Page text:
Mixing Ativan (Lorazepam) & Alcohol | Effects & Dangers
Lorazepam (brand name Ativan) is a benzodiazepine that can treat anxiety disorders and depressive symptoms. Along with diazepam (Valium), alprazolam (Xanax), and clonazepam (Klonopin), millions of these benzodiazepines are given out as prescription drugs each year.
Healthcare providers may be taught to warn patients against any alcohol use while on a benzodiazepine prescription. Some patients may not be able to quit alcohol due to long-term alcohol addiction, or they may simply be unaware of the danger.
Effects Of Mixing Lorazepam & Alcohol
Benzodiazepines and alcohol are both central nervous system depressants. Common side effects of benzodiazepines include sedation and drowsiness, while common side effects of alcohol include impairment and mood changes.
Drinking alcohol and taking benzodiazepines can cause side effects from both substances, including:
- dry mouth
- loss of coordination
- lowered inhibitions
Benzodiazepines like lorazepam can also reduce the body’s tolerance to alcohol. You may feel stronger effects of alcohol even if you drink the same amount of alcohol. This can lead to more intense intoxication, but also more dangerous side effects.
Dangers Of Mixing Alcohol & Lorazepam
One study showed that people who abused alcohol were more likely to take benzos than those who did not abuse alcohol. Long-term alcohol abuse can be dangerous on its own, but it can be even more dangerous when combined with benzodiazepines.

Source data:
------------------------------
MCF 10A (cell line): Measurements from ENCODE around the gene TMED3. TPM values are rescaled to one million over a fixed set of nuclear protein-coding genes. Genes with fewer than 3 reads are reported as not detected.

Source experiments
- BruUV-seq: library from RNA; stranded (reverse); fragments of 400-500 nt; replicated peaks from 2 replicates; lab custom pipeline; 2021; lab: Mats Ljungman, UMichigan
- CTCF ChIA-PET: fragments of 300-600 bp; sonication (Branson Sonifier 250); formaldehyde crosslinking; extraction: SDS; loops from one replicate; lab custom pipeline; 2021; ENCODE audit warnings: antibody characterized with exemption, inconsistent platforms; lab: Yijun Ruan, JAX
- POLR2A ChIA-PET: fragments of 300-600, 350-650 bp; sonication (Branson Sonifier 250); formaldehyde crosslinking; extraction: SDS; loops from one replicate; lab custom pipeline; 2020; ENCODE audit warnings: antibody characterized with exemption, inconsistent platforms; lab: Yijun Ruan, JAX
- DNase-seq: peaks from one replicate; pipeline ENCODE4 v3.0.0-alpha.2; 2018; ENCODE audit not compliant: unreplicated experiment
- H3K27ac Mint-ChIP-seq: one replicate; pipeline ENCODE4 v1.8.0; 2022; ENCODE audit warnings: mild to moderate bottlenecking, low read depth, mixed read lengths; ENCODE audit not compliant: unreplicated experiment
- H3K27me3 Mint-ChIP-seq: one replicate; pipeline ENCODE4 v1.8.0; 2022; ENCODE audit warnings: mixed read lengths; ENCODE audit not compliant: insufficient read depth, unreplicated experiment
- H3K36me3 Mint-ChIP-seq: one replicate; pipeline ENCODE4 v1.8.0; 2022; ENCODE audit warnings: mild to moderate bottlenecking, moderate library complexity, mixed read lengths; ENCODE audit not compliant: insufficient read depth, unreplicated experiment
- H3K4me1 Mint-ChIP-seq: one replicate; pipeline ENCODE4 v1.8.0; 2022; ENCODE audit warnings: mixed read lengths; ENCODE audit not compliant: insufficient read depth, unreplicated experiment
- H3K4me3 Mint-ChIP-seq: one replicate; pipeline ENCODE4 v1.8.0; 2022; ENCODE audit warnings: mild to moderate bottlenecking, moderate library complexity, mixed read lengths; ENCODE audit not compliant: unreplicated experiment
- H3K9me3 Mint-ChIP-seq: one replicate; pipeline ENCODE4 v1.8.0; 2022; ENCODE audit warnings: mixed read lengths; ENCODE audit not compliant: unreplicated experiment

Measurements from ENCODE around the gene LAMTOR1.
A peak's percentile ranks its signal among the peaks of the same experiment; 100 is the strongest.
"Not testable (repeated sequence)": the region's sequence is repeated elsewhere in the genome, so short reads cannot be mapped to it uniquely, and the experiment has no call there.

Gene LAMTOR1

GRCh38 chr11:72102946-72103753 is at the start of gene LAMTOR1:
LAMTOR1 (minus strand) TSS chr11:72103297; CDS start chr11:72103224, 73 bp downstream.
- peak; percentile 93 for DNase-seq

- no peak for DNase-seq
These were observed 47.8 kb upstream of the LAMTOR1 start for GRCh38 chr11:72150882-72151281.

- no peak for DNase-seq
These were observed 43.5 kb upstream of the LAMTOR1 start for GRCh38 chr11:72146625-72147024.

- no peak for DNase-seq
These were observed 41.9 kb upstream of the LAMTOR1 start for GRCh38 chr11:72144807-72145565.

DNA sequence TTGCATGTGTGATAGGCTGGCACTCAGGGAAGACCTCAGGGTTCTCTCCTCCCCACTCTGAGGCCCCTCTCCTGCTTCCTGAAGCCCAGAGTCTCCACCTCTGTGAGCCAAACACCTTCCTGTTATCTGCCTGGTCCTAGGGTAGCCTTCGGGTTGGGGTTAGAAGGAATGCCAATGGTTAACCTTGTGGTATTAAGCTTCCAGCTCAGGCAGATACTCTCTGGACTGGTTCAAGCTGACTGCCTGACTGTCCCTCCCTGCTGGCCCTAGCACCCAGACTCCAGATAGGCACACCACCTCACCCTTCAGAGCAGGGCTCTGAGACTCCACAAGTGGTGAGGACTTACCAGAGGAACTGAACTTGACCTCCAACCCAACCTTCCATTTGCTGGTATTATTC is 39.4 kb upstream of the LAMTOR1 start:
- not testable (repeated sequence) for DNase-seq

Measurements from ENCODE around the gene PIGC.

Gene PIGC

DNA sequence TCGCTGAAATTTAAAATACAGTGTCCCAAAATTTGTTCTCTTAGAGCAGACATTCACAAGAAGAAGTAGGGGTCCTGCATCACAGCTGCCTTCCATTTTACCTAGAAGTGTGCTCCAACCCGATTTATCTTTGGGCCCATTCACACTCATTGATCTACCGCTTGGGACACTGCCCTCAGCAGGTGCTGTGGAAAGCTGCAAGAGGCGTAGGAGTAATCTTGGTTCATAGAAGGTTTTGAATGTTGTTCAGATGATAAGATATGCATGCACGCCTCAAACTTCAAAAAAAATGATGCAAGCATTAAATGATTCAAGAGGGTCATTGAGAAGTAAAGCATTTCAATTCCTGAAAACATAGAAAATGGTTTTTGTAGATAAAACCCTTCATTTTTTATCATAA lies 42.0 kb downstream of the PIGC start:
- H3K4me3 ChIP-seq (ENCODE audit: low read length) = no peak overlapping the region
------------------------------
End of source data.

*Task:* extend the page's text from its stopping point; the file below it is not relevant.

Benzodiazepine use can lower your body’s alcohol tolerance. If you drink a high amount of alcohol regularly, your body may be able to handle large amounts without feeling too intoxicated. Benzodiazepines can affect this tolerance without you knowing.
If your tolerance is lowered, you may be at a higher risk for alcohol poisoning. Alcohol poisoning happens when you drink too much alcohol in one sitting, and your body starts to shut down.
Symptoms of alcohol poisoning include slurred speech, loss of consciousness, blackouts, vomiting, seizure, slowed heart rate, and other serious effects.
Benzodiazepines like lorazepam are not likely to cause overdoses on their own. Polysubstance use of benzodiazepines and other substances is more likely to cause overdoses.
Substances that are likely to cause overdoses along with benzodiazepines include alcohol and benzodiazepine receptor agonists, or BZRAs. In 2010, about 34 percent of emergency room visits due to benzodiazepine use also involved alcohol.
Patients may have experienced adverse effects from both alcohol and benzodiazepines, including sedation, low blood pressure, difficulty breathing, and severe sleepiness. These statistics may also suggest high-risk benzodiazepine and alcohol abuse is likely to happen together.
Treatment Options For Alcohol & Benzodiazepine Abuse
Mixing lorazepam and alcohol is not a safe form of substance use. Not taking lorazepam as directed can put your health at greater risk. Mixing lorazepam with alcohol can also hurt your long-term health.
If you know the risks but still cannot stop taking lorazepam or alcohol, you may be struggling with drug or alcohol addiction. Severe alcohol and drug addiction treatment can include an inpatient stay at a rehab center and intensive counseling.
To find a treatment program that can help you or your loved one, please contact our helpline today.
Centers for Disease Control and Prevention - Alcohol Involvement in Opioid Pain Reliever and Benzodiazepine Drug Abuse–Related Emergency Department Visits and Drug-Related Deaths
Food and Drug Administration (FDA) - Ativan Label
National Institute on Drug Abuse - Prescription CNS Depressants DrugFacts
National Library of Medicine: PubMed Central - Benzodiazepine Toxicity - StatPearls - NCBI Bookshelf
National Library of Medicine: PubMed Central - Emergency department visits involving benzodiazepines and non-benzodiazepine receptor agonists
Substance Abuse and Mental Health Services Administration - The DAWN Report: Benzodiazepines in Combination with Opioid Pain Relievers or Alcohol: Greater Risk of More Serious ED Visit Outcomes
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